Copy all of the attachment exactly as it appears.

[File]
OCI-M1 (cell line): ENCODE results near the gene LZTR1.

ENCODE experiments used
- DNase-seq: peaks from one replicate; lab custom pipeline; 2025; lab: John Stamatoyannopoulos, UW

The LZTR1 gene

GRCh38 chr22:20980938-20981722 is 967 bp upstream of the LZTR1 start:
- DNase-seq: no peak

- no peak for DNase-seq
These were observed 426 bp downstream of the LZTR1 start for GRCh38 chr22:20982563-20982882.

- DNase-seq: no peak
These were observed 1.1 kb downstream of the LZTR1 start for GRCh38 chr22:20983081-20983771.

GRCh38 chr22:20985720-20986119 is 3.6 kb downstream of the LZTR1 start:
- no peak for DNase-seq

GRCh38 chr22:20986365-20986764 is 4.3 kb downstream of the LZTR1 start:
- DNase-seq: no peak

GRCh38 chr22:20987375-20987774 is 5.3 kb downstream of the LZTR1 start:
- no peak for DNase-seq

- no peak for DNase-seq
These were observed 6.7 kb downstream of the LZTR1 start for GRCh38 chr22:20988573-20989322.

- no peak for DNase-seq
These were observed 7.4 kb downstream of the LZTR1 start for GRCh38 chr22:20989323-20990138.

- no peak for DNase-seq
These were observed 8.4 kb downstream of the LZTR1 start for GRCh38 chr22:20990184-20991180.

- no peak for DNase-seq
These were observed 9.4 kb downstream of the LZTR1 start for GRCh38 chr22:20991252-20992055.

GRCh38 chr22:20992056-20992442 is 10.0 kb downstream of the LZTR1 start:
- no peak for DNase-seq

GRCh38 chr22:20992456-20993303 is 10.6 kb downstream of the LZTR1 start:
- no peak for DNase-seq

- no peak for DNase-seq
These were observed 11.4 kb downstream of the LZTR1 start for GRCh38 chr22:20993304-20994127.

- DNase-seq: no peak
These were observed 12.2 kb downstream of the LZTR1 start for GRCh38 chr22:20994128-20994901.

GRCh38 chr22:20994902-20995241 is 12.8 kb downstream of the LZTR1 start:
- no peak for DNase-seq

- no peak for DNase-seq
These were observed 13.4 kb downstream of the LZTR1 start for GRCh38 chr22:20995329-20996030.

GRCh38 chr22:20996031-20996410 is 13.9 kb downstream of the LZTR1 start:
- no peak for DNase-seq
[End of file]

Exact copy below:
OCI-M1 (cell line): ENCODE results near the gene LZTR1.

ENCODE experiments used
- DNase-seq: peaks from one replicate; lab custom pipeline; 2025; lab: John Stamatoyannopoulos, UW

The LZTR1 gene

GRCh38 chr22:20980938-20981722 is 967 bp upstream of the LZTR1 start:
- DNase-seq: no peak

- no peak for DNase-seq
These were observed 426 bp downstream of the LZTR1 start for GRCh38 chr22:20982563-20982882.

- DNase-seq: no peak
These were observed 1.1 kb downstream of the LZTR1 start for GRCh38 chr22:20983081-20983771.

GRCh38 chr22:20985720-20986119 is 3.6 kb downstream of the LZTR1 start:
- no peak for DNase-seq

GRCh38 chr22:20986365-20986764 is 4.3 kb downstream of the LZTR1 start:
- DNase-seq: no peak

GRCh38 chr22:20987375-20987774 is 5.3 kb downstream of the LZTR1 start:
- no peak for DNase-seq

- no peak for DNase-seq
These were observed 6.7 kb downstream of the LZTR1 start for GRCh38 chr22:20988573-20989322.

- no peak for DNase-seq
These were observed 7.4 kb downstream of the LZTR1 start for GRCh38 chr22:20989323-20990138.

- no peak for DNase-seq
These were observed 8.4 kb downstream of the LZTR1 start for GRCh38 chr22:20990184-20991180.

- no peak for DNase-seq
These were observed 9.4 kb downstream of the LZTR1 start for GRCh38 chr22:20991252-20992055.

GRCh38 chr22:20992056-20992442 is 10.0 kb downstream of the LZTR1 start:
- no peak for DNase-seq

GRCh38 chr22:20992456-20993303 is 10.6 kb downstream of the LZTR1 start:
- no peak for DNase-seq

- no peak for DNase-seq
These were observed 11.4 kb downstream of the LZTR1 start for GRCh38 chr22:20993304-20994127.

- DNase-seq: no peak
These were observed 12.2 kb downstream of the LZTR1 start for GRCh38 chr22:20994128-20994901.

GRCh38 chr22:20994902-20995241 is 12.8 kb downstream of the LZTR1 start:
- no peak for DNase-seq

- no peak for DNase-seq
These were observed 13.4 kb downstream of the LZTR1 start for GRCh38 chr22:20995329-20996030.

GRCh38 chr22:20996031-20996410 is 13.9 kb downstream of the LZTR1 start:
- no peak for DNase-seq